No. 08-964 
In The 
Supreme Court of the United States 
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On Writ Of Certiorari To The 
United States Court Of Appeals 
For The Federal Circuit 
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  Counsel of Record 
801 California Street 
Mountain View, CA 94041 
(650) 988-8500 
Counsel for Amicus Curiae 
OR CALL COLLECT (402) 342-2831 

1.  Whether the Federal Circuit erred by holding 
that a “process” must be tied to a particular machine 
or apparatus, or transform a particular article into a 
different state or thing (“machine-or-transformation” 
test), to be eligible for patenting under 35 U.S.C. 
§ 101, despite this Court’s precedent declining to limit 
the broad statutory grant of patent eligibility for 
“any” new and useful process beyond excluding 
patents for “laws of nature, physical phenomena, and 
abstract ideas.”  
2. Whether the Federal Circuit’s “machine-or-
transformation” test for patent eligibility, which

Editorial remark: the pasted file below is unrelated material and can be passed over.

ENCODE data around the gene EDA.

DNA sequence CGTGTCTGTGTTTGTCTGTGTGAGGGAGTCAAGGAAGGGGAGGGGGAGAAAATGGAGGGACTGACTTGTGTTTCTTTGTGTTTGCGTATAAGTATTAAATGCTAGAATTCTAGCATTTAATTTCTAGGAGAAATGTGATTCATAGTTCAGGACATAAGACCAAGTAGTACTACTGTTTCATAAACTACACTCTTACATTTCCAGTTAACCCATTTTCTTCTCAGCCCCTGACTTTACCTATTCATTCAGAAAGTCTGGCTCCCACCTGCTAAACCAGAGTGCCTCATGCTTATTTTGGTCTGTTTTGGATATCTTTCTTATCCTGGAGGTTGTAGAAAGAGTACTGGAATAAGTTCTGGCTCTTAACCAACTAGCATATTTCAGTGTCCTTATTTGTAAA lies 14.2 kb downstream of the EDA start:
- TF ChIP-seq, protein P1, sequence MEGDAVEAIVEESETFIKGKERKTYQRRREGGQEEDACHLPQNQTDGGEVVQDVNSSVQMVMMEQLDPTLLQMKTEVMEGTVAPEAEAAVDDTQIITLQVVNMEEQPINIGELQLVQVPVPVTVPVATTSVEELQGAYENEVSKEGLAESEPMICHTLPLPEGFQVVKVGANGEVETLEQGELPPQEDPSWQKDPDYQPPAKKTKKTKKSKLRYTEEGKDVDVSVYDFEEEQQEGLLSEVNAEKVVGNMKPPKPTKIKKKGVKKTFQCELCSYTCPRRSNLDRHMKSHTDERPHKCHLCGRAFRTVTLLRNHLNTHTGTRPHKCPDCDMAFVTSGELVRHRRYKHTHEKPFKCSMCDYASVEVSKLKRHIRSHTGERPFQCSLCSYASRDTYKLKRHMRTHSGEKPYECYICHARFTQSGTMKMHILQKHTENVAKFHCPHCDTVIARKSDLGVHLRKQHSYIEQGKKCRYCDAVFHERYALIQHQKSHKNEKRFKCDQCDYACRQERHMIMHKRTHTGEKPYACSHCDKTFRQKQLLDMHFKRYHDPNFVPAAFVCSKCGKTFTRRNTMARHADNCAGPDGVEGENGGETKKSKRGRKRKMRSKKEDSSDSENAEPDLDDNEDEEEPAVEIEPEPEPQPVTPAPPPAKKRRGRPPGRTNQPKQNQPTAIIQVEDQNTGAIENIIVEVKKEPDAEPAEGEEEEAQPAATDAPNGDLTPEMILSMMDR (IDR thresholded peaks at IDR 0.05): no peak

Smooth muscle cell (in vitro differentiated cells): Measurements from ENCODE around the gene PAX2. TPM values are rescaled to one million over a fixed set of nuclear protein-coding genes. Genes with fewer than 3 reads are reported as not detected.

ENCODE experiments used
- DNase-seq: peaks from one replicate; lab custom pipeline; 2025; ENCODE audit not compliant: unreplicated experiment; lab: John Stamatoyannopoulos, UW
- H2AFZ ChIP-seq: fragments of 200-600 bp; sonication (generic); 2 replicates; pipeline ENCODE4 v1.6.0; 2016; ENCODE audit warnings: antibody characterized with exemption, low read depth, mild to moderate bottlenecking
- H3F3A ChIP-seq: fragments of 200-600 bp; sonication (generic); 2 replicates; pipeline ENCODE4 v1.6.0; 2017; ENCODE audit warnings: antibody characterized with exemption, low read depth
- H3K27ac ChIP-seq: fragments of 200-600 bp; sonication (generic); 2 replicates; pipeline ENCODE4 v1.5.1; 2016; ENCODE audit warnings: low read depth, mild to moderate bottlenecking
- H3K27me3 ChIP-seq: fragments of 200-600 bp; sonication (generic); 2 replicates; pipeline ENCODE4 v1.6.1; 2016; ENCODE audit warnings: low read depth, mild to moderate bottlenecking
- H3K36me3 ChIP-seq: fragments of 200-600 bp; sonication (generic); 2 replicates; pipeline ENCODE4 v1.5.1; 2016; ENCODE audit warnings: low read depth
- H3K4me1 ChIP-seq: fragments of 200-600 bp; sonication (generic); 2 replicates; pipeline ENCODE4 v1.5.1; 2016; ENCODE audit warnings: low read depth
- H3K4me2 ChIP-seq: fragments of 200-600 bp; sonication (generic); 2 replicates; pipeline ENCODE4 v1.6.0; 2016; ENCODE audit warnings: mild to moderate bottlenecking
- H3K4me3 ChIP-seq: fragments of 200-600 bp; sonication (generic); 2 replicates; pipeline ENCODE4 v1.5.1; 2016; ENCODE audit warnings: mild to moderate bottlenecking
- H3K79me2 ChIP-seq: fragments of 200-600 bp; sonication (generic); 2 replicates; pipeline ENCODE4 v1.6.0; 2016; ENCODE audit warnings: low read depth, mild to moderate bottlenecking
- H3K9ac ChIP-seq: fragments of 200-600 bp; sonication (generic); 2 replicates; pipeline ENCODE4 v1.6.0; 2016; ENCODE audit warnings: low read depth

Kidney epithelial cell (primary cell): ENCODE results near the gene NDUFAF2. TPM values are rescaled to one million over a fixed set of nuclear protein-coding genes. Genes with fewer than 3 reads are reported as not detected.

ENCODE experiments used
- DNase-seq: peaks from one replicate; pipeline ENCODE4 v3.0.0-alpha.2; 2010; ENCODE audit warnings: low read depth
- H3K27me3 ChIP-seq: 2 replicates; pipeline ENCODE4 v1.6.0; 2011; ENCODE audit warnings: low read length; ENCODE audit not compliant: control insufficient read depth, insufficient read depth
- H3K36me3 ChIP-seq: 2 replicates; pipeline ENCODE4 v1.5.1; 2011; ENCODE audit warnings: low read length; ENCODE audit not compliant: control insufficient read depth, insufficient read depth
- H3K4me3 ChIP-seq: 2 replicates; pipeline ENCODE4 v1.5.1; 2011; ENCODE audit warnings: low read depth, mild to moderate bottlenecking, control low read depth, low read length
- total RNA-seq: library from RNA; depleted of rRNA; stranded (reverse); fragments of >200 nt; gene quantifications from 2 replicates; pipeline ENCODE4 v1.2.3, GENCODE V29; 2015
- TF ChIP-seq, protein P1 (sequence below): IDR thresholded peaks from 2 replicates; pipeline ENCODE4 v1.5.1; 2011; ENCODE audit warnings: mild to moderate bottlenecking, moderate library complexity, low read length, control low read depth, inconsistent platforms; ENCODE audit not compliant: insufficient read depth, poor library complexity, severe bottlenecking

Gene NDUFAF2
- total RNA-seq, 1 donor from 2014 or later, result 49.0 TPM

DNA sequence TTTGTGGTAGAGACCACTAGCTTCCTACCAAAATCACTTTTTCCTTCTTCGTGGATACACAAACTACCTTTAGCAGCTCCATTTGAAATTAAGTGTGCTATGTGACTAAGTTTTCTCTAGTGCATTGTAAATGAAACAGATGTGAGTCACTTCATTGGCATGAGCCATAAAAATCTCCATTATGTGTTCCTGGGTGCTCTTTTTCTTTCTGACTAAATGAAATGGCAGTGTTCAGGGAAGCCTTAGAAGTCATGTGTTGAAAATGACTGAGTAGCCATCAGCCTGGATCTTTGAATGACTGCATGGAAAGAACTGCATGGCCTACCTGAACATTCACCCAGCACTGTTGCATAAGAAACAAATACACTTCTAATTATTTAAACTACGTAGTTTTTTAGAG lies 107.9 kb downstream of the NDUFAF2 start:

effectively forecloses meaningful patent protection to 
many business methods, contradicts the clear 
Congressional intent that patents protect “method[s] 
of doing or conducting business.” 35 U.S.C. § 273. 


ARGUMENT .....................................................  

DISCUSSION ......................................................  

FERENT CONCEPTS ...............................  

A.    Laws  of  Nature ....................................  

B.    Overbroad Claim Scope .......................  

C.    Lack  of  Specificity  ...............................  

D.     Manipulation  of  Intangibles ................   10 
EDENTS ....................................................   15 
CONCLUSION .....................................................   17 

Corning v. Burden, 56 U.S. 252 (1853) ........................ 9 
Diamond v. Chakrabarty, 447 U.S. 303 (1980) ......... 16 
Diamond v. Diehr, 450 U.S. 175 (1981) ............ 5, 11, 12 
Funk Bros. Seed Co. v. Kalo Inoculant Co., 333 
U.S. 127 (1948) ...................................................... 7, 8 
Gottschalk v. Benson, 409 U.S. 63 (1972) .................... 9 
Le Roy v. Tatham, 55 U.S. (14 How.) 156 (1852) ..... 6, 9 
Mackay Radio & Telegraph Co. v. Radio Corp. 
of America, 306 U.S. 86 (1939) ............................. 7, 8 
O’Reilly v. Morse, 56 U.S. 62 (1853) ................... 8, 9, 16